Case Studies

More hours for fraudsters

by Mark Rowe

Hyper-connectivity is extending fraudsters’ ‘business hours’, according to a company that offers automated identity verification.

In 2022, fraud levels were consistent across 24 hours, seven days a week. With technology, fraudsters are more connected and able to traverse regions and time zones, and can take advantage of businesses’ closed hours when staff are likely offline. This hyper-connectivity means there are no more ‘business hours’ for fraudsters and sophisticated fraud rings — they will scam and defraud 24/7, says Onfido.

The fourth edition of the company’s annual Identity Fraud Report included:

– fraud rings are making thousands of variations of the same document by tweaking minor details each time in an attempt to create thousands of fake accounts. Using Onfido’s Repeat Attempts product, one company identified 300 documents submitted with the same document number combined with slightly different attributes over a three month period.

– fraudsters are deterred by biometric verification, it’s suggested: and fraudsters focus their attacks on documents when attempting to bypass onboarding defences, and abandon attempts when confronted by biometric verification.

– fraud against gaming companies increased fourfold over the past 12 months, making it one of the most attacked industries ahead of healthcare, finance and professional services.

– most fraud is estimated to be linked to synthetic identity fraud – where a fake ID is created by combining real personal information bought from the Dark Web with fabricated personal information. Onfido’s Identity Fraud Report reveals that synthetic IDs are more likely to be of men than women, and fraudsters are opting to use fictional names. For example, one of the names frequently used for fraud was Edward Cullen, the lead character from the series, Twilight.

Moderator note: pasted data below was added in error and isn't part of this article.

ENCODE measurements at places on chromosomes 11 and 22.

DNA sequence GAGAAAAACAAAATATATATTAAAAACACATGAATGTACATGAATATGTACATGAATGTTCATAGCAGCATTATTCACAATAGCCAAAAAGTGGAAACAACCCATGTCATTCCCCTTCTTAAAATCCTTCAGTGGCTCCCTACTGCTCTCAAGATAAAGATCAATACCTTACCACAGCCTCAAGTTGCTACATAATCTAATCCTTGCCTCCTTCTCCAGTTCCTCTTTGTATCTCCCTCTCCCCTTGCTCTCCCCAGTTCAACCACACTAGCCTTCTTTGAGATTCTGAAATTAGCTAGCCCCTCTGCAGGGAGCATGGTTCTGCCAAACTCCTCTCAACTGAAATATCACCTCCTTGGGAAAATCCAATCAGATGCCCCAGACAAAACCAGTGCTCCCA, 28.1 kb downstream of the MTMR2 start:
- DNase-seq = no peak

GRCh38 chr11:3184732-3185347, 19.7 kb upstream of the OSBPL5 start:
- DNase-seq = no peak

– the most commonly used phones fraudsters use come from lower cost brands like Symphony (Indian), Gionne (Chinese) and lava (Indian), presumably to use as burner phones, specifically for doing fraud.

Over the last four years, fraudsters’ working patterns have dramatically changed. In 2019, attacks mirrored a typical working week, peaking Monday to Friday and dropping off during the weekends. Yet over the last three years, fraudulent activity started to shift so that levels of fraud span every day of the week, the report said.

Simon Horswell, Fraud Specialist at Onfido said: “Less sophisticated fraud jumped 23pc this year to 72.9 per cent, pointing to fraud becoming a matter of quantity over quality as fraudsters are opting to attack systems en masse. Fraudsters can produce low-quality fake documents in the thousands, launch an attack, and hope one slips through a business’s defences. The flood of attacks can distract businesses from the rarer, but more sophisticated fraud. This is why automating fraud detection to prevent ‘less sophisticated’ fraud from slipping through is key, so businesses can protect themselves at scale while focusing key resources on more advanced attacks.”

And Malik Alibegovic, Forensic Analyst at Interpol, in a foreword to the report said: “As criminals look to take advantage of digitisation processes, they’re able to commit financial crimes with increasing efficiency and sophistication, to the extent that financial crime and cybercrime are now invariably linked. A significant amount of financial fraud takes place through digital technologies, and the pandemic has only hastened the emergence of digital money laundering tools and other cyber-enabled financial crimes.”

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